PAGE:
I want to start preparing my backyard vegetable garden for planting here
in suburban Boston, but we've had quite a bit of rain in the last week.
How bad is it to rototill while the ground is still wet?
Short answer: Very.
Longer answer: It does depend on just how wet it is. At the muddy
extreme, a small rototiller may just bog down. If it's drier than that
but still wet enough that the soil stays in large or small clumps, you
end up with a collection of clumps that subsequent rain tends to flow
around, not through. (A lumpy soil is also harder for plants to sink
programmer, author http://www.midnightbeach.com
and father http://www.midnightbeach.com/hs
I'd have said you'll know when you start.<g>
Seriously, you really need to wait until the soil crumbles more than
clumps. If you can turn over two or three spades full and then easily
rake it "down" then you are probably okay, but if you have problems raking
it, then it's too wet. With that said, I'll add that much depends on your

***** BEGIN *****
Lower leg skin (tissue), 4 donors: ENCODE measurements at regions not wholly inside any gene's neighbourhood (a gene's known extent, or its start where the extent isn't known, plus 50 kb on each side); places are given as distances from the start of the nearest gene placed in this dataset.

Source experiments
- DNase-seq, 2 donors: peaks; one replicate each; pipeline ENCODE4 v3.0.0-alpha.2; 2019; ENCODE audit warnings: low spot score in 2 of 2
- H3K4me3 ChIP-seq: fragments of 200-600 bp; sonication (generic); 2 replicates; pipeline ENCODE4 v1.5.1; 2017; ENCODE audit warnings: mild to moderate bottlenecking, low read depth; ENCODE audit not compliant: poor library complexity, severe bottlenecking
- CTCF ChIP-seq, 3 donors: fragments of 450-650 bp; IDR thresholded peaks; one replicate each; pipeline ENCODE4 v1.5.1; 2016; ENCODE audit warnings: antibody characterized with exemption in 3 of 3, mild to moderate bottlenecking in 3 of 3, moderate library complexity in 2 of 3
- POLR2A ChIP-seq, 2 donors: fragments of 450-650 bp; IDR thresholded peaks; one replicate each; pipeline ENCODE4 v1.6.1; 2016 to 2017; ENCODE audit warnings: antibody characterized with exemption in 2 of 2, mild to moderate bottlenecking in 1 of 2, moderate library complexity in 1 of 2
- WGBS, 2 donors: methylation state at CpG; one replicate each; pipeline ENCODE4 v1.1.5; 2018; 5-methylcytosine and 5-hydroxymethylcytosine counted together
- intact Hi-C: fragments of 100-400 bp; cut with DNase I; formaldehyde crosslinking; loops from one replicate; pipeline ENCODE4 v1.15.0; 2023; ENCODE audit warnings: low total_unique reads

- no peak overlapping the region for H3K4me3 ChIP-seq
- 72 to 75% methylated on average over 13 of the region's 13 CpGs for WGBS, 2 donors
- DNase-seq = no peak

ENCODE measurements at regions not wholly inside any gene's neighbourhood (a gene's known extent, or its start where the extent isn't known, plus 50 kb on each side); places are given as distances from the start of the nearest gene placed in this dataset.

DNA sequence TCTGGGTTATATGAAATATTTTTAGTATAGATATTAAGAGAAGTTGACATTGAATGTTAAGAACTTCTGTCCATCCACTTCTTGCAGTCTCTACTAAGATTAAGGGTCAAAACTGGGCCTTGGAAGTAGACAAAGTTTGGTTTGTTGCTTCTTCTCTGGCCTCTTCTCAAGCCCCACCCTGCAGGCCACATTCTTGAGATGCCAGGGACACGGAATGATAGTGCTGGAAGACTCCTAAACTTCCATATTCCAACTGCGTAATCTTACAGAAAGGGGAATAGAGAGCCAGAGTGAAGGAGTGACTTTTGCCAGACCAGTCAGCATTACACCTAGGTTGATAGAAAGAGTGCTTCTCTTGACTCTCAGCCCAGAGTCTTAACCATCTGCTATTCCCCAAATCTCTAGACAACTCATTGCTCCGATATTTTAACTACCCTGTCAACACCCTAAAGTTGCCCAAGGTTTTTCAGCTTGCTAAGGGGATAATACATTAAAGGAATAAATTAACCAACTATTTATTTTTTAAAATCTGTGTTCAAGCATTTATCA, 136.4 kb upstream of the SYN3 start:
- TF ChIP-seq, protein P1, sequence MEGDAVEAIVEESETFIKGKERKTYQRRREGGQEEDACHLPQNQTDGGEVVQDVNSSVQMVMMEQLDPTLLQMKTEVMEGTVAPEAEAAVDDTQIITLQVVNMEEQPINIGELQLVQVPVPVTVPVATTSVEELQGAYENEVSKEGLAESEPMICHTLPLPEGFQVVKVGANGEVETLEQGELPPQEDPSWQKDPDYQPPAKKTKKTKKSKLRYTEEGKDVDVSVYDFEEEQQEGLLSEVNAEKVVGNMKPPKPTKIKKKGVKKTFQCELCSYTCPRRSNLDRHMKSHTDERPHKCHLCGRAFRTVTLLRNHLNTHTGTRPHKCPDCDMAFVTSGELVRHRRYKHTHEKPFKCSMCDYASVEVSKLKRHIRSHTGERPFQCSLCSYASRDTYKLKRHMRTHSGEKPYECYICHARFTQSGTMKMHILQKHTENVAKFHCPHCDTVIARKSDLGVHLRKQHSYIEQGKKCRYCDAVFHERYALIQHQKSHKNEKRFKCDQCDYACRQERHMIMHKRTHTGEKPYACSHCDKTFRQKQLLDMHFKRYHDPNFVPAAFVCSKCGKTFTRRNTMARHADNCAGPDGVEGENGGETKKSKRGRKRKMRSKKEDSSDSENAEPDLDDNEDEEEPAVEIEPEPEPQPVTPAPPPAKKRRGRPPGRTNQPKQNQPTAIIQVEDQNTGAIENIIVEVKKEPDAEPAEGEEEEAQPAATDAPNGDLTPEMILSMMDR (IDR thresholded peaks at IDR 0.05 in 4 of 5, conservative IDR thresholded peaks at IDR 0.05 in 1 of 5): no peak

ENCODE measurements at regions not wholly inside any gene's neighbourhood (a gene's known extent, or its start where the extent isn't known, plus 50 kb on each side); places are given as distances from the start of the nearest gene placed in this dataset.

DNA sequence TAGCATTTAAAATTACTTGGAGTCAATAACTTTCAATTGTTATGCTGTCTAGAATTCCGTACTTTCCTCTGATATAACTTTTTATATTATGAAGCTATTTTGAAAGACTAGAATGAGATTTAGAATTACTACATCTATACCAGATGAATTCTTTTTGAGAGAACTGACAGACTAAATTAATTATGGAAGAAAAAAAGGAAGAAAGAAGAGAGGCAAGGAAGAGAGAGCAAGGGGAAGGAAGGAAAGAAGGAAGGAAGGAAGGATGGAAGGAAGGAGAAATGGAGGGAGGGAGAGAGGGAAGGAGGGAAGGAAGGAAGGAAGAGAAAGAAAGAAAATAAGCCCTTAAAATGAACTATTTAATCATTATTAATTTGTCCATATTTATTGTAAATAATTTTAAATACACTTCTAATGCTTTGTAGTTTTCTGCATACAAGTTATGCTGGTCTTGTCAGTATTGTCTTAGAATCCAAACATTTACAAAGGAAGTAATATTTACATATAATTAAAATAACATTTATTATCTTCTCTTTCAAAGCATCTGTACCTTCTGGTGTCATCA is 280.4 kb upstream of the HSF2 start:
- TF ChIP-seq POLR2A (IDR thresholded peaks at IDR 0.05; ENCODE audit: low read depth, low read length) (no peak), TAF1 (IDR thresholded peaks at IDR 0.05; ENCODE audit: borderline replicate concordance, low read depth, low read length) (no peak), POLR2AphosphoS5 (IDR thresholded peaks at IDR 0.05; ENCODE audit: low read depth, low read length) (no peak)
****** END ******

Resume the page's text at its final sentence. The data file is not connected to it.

My garden had idea conditions for rototiller earlier this week and I
wasn't able to do it. With three days of rain, some of it rather heavy, I
will be waiting another week or at least three or four days with no
significant rain even with the excellent drainage in the garden. Though
I'm impatient, I've learned it's better all the way around to wait those
extra days. In addition to being more difficult to plant in (much more
effort required), it's also much more work to run the tiller when the soil
is too wet.
Just my thoughts.
You might want to lay black plastic garbage bags over future
garden(currently lawn). Eventually is kills off grass and weeds from
lack of light and lack of ran> I just did this last week which was
good, cause we had seriously soaking rains. I dug up a 4'x4'x8" patch
today and added my amendments, tore up the sod, tilled under and such.
If I hadn't covered the area it would probably be somewhat muddy
DiGiTAL ViNYL (no email)
Zone 6b/7, Westchester Co, NY, <1 mile off L.I.Sound
2nd year gardener
On Fri, 16 Apr 2004 14:33:54 -0400, Rick Charnes wrote:
If your ground is almost entirely sand, not too bad. If it's anything
else, suicide. Not only will the immediate results dismay you, you'll have
to redo the job once the soil has properly dried.
Find something else to do while the soil dries.
DON'T DO IT!!! It will destroy your soil structure, turn it into a
bunch of clods and just make a mess and be a horror story to try to
control the tiller in it. It would be easier to just spade up what
you need for now if you must work it.
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